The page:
The Future Historians of Silicon Valley

One of the most common university majors for past presidents is History. In fact, students of history find their way into some of the most “influential” professions, with careers in politics, policy-making, and law.

Those who study history learn of the decisions that were made in the past, the reasoning behind them, and the results thereafter. Thus those who study history might have a better understanding of policies that they are working on, the options available to them, and the potential consequences.

Although this kind of history-based work sits firmly in the humanities, it’s not all that different from what we do here in Silicon Valley.

If you’ve worked in data science to find patterns to action on, in product looking at analytics to build the next feature, or in machine learning to determine the data to… build the next feature, I’m sure you understand that we’re all just doing some advanced pattern matching.

Maybe analytics is just a really \"focused\" study of history ⁉


Here’s the disconnect. The scholars of technology history don’t tend to be the executives. That’s not to say that our executives aren’t familiar with past deals and the histories of the big companies; Of course they have the basic information to make decisions with. But most of these leaders have backgrounds in product management, or business administration, or even engineering. They’re decidedly not historians. Isn’t it interesting how for high level, industry defining decisions we don’t go to the people who have studied these sorts of decisions categorically?

As far as my understanding, this sort of focused historical study happens only in a few select niches in technology. Journalists are one example, and lawyers are another. Both sides provide us with a lot of insight, but of course neither are dedicated to the study of tech history in itself.

What’s Next

We know the technology industry is growing. Computer science classes are filling up, and software engineers have never been in more demand. As we automate more and more of the physical labour that used to chain us to the Malthusian trap, more work moves towards the realm of the intangible, of information. As big as tech companies are now, they’re only going to get bigger and more powerful.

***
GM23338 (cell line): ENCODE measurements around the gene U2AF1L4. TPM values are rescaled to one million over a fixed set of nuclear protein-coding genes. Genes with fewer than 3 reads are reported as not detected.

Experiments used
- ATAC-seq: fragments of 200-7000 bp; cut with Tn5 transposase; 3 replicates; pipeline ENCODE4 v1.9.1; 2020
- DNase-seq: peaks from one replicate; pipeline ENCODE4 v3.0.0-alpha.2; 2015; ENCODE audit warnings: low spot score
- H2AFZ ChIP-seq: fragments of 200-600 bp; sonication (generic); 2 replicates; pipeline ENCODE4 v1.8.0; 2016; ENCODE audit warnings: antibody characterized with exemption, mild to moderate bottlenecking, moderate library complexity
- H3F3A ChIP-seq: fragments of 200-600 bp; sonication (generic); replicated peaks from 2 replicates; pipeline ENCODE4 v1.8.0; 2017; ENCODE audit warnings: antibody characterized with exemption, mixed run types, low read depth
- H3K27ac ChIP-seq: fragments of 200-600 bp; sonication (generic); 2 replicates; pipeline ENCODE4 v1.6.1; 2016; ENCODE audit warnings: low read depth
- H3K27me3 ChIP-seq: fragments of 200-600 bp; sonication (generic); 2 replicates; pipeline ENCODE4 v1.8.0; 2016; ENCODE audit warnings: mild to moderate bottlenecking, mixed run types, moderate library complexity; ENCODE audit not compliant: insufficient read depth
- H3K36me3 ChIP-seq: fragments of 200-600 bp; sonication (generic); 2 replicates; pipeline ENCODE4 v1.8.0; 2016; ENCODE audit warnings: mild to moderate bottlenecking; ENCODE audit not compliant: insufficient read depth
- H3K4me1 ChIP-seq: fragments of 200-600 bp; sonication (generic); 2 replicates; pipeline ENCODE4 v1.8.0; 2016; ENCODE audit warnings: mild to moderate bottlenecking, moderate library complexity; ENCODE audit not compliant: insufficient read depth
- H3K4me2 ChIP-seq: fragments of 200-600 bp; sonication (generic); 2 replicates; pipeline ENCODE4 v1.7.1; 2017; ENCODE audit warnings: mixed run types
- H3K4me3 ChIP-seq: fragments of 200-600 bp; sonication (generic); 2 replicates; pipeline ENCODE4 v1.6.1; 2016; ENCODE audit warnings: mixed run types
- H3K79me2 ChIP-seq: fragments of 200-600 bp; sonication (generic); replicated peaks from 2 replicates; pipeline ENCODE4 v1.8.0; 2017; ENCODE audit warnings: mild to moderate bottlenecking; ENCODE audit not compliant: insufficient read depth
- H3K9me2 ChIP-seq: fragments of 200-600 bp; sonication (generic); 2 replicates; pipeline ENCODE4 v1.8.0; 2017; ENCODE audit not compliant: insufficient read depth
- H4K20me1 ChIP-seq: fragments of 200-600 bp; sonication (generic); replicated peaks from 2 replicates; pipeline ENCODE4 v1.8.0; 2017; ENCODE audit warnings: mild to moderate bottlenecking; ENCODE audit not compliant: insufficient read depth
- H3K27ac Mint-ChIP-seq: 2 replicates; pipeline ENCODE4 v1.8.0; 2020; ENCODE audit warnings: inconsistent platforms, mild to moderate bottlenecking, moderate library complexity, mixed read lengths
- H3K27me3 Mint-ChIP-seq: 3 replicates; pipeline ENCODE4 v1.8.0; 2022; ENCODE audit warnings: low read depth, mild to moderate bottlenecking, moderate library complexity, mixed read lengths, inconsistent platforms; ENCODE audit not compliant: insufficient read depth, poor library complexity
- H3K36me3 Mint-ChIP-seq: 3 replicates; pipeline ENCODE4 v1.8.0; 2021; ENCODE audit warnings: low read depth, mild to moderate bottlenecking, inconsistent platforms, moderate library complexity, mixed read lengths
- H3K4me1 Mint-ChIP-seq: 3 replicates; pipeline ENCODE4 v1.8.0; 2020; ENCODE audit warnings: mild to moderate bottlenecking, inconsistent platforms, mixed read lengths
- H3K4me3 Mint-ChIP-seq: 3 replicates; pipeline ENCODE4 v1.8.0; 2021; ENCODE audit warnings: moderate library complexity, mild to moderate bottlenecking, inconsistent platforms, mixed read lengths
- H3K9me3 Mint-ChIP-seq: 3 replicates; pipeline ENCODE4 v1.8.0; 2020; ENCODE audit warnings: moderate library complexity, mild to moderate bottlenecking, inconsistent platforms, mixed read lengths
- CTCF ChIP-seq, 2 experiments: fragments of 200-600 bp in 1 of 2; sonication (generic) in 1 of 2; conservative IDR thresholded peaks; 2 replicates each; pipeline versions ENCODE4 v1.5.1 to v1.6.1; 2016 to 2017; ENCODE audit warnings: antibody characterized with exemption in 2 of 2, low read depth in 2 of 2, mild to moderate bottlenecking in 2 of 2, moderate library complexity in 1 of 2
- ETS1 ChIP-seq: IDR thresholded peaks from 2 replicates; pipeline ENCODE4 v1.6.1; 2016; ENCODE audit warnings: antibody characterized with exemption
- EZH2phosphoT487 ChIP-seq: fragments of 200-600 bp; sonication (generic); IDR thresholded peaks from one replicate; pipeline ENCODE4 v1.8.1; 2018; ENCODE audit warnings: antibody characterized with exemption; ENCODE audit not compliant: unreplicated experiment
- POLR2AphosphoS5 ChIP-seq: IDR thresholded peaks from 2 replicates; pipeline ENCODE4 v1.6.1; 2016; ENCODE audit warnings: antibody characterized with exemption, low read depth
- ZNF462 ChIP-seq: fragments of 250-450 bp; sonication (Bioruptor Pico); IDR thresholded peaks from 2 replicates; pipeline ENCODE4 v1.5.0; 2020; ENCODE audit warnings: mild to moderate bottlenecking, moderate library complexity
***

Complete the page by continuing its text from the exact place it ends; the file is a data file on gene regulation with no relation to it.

Automation frees us to move away from physical labour into creative and informational work, such as software.

During my time at Facebook I was already pleasantly surprised by some very cross-functional work, collaborating with lawyers, professors, and doctors to make some key decisions. I believe we are now due for an influx of Silicon Valley historians to ascend to influential positions in tech.

We’re moving beyond the early era of tech company innovation, where Google’s bold “moonshot” factory or Elon Musk’s interesting companies were the cutting edge. The next step for us is to go one level into the meta.

Silicon Valley historians will help us recognize and recreate the patterns that drove our most significant innovations, for example helping us make the decisions necessary to create today’s equivalent of Bell Labs. It will never be simple or easy, because we can’t replicate the precise circumstances of the past; It’s neither feasible nor legal now to reach the levels of wealth and monopoly that AT&T enjoyed in that era. But by understanding the factors that led up to it, by understanding the things they did there, and by understanding the consequences of each those things, these historians will help us piece together a facsimile.

Silicon Valley historians will help us make superlinear progress by recognizing and improving the very ways in which we improve.

Bell Labs, 1922.

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